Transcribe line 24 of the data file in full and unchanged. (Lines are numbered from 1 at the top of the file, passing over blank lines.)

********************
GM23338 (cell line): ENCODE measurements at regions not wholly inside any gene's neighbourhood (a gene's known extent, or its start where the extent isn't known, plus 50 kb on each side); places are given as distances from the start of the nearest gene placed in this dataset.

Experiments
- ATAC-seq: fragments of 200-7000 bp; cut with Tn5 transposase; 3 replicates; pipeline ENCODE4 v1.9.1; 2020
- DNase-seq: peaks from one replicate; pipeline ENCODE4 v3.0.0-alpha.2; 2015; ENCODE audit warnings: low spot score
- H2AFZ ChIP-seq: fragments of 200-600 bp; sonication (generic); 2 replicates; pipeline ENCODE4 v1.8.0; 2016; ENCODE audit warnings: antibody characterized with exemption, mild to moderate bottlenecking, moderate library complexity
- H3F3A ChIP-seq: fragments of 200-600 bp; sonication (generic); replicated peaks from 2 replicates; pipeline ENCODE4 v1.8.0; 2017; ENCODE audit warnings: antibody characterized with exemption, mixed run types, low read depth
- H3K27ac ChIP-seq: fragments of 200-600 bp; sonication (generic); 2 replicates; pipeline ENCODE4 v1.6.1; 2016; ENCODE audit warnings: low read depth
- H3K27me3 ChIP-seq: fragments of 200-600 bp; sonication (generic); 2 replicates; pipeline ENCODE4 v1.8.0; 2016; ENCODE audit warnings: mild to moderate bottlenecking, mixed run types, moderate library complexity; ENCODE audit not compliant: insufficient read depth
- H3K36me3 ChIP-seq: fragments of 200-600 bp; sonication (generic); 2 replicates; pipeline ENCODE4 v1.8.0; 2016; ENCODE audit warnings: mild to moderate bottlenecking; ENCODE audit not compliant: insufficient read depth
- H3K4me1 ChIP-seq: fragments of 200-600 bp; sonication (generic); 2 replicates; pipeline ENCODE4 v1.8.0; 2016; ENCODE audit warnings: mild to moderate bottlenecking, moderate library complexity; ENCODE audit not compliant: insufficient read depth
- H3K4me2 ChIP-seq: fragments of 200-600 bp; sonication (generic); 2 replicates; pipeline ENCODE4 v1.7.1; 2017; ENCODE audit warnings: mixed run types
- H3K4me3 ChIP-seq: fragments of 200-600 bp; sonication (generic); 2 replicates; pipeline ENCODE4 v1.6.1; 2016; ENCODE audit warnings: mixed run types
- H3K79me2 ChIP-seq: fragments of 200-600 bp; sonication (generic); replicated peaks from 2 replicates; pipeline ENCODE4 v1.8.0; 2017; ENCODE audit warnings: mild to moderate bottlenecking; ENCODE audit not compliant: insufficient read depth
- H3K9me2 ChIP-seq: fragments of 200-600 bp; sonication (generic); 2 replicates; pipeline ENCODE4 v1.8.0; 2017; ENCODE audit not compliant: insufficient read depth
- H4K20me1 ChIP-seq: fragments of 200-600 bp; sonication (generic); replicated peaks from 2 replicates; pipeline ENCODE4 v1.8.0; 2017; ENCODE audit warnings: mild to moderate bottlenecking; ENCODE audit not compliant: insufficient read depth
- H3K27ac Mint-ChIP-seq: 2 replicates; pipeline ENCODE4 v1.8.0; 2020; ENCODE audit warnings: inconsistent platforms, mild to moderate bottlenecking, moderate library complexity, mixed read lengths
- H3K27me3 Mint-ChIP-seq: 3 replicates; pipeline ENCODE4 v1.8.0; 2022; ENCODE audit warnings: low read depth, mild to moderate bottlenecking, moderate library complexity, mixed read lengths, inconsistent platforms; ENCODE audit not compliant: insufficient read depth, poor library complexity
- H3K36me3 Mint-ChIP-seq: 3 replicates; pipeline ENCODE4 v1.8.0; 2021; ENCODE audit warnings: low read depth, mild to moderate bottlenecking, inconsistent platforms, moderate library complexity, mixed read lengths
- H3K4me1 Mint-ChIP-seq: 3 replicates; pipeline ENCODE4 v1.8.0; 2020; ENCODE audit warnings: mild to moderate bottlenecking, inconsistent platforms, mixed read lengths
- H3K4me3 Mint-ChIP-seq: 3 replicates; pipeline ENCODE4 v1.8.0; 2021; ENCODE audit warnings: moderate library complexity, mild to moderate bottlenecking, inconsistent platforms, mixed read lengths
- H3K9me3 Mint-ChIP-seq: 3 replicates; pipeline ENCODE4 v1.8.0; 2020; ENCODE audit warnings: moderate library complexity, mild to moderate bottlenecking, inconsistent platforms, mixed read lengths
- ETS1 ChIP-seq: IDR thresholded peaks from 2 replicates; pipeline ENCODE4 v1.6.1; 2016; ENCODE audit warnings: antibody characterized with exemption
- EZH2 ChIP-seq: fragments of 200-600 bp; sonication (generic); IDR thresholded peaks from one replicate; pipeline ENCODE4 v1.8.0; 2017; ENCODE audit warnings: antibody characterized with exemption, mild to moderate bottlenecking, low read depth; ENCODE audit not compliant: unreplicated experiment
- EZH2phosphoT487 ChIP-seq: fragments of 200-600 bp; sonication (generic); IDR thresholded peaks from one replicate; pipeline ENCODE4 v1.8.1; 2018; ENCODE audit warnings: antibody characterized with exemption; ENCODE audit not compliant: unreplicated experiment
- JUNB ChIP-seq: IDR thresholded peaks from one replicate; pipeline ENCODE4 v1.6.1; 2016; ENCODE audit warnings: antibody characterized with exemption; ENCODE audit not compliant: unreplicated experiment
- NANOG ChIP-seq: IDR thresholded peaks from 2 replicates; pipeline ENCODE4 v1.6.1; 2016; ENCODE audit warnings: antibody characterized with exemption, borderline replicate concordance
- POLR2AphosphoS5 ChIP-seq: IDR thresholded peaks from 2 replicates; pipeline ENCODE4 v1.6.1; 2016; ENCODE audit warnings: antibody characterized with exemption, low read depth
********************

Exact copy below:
- EZH2phosphoT487 ChIP-seq: fragments of 200-600 bp; sonication (generic); IDR thresholded peaks from one replicate; pipeline ENCODE4 v1.8.1; 2018; ENCODE audit warnings: antibody characterized with exemption; ENCODE audit not compliant: unreplicated experiment